You have to wonder if the punishment on the rest of the world has to be as harsh before we sit up and take notice of what we are doing to our environment. After all, if you call Earth Planet A, then one thing is for sure there is certainly no Planet B. We just don't seem to have figured that out yet.
Comminists were in charge of the water. ‘Nuf said.
The wonders of communism.
They just need to put communists back in charge of the dessert, and they will run out of sand.
Also the wonders of out of control environmentalism.
Here in California, our once verdant Central Valley has become a dust bowl in large sections, due to water being withheld from farmers for dubious, political motivations.
Must not offend the “green” voting block, y’know...
That’s what kills me about the idiots on the left.
They support communism in the name of environment, equality, and human rights and those are all the primary victims of communism.
I on the other hand am a pro private, capitalist, environmentalist. I love nature and know that nothing protects it better than making it profitable.
If enviro-Nazis want to see a REAL disaster, they can forget “global climate change” and look at the Aral Sea. And it was all caused by their best friends, the Communists.
It would appear that the Soviets built this fishing village miles inland in anticipation of rising sea levels due to man-made global warming.
sounds like Chinatown and Owens Valley/Lake
There are several lakes in California suffering the same fate, but a much smaller scale: docks, boat ramps and pleasure marina’s high and dry, akaline lake bed exposed, unhealthy dust blowing into neighboring communities.
All because too much water was diverted for other uses (too much to maintain the lake levels).
“I love nature and know that nothing protects it better than making it profitable.”
I’m old enough to remember when the Sierra Club actually promoted visiting the great outdoors, and encouraged people to get out and hike in wilderness areas.
Now, they want these area off limits to all human activity. Except them, of course.
Our assistant scoutmaster back in the mid-1960s had a 4 wheel drive Dodge Powerwagon, and he was a devoted Sierra Club member who loved his motorized transport to the back country.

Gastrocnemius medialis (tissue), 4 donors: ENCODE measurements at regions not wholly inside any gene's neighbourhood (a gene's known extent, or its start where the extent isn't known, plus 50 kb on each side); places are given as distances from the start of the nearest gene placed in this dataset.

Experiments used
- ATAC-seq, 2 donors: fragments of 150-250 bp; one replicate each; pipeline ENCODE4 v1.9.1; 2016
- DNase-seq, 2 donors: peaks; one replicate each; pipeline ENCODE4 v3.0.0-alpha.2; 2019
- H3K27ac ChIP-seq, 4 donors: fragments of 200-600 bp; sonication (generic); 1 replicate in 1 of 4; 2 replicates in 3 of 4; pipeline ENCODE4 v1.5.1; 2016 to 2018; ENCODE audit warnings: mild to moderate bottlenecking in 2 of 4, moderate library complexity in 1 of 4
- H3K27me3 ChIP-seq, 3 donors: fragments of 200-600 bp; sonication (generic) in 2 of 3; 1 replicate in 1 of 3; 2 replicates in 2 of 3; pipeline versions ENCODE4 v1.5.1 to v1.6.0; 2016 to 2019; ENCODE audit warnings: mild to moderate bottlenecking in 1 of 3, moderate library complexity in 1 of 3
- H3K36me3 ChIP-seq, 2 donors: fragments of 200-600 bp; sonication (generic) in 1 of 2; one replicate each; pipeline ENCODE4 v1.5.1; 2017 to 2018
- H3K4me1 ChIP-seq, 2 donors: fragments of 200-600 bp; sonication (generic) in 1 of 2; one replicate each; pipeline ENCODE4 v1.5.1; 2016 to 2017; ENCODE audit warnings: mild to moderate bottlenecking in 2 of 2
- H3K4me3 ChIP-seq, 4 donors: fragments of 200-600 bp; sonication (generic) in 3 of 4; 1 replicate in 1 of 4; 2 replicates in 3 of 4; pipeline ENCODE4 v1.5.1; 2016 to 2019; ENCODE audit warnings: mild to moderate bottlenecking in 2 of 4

Today they’d hang him from the highest redwood.
Two very telling images of this event. The first is a GIF file, showing the shrinking sea (and identifying the location of Mo’ynoq).
The second showing satellite imagery from 2009:
Absolutely devastating what the Communists have done to the region.
Oh, and one more thing. You see that island in the western part of the sea? Which eventually became a peninsula, and eventually part of the mainland itself? It’s called “Vozrozhdeniya”. This article makes no mention of it, but it has a very sinister past from the Soviet era. Needless to say, I don’t think it’s just pollution and salt that’s sitting on the former lake bed making people sick.
The Soviets diverted the water from several rivers from flowing into the Aral Seal to be used for raising cotton and anotherr crop in semi-arid regions, thus denying the water to the Aral sea and turning it into a desert mudhole, while the cotton never got enought water to grow, among other conditions that made the area illsuited to the crop, but this did not stop the Soviet 5 year plan.
One can see this coming in a 2nd obama adimistration: coal mines and coal fired electrical plants closing, cars being orderto run on E-85 ethanol, which will destroy all currurent engines more than a coupple of years old, thus leaving people with out transportation in the country side. windmills that don’t produce affordable electricty, thus folks freeze ein the winter and die of overheating in the airconditionedless summers.
Guess it wasn't important enough to do squat about. Same as everything Liberal. They bitch and moan but want the peasants to do it. While they fly around in the private jets.
I guess their friend Gorby wasn't listening to them. So F*ck them.
Looks to me like they have a good opportunity to begin hosting a national sand castle building contest.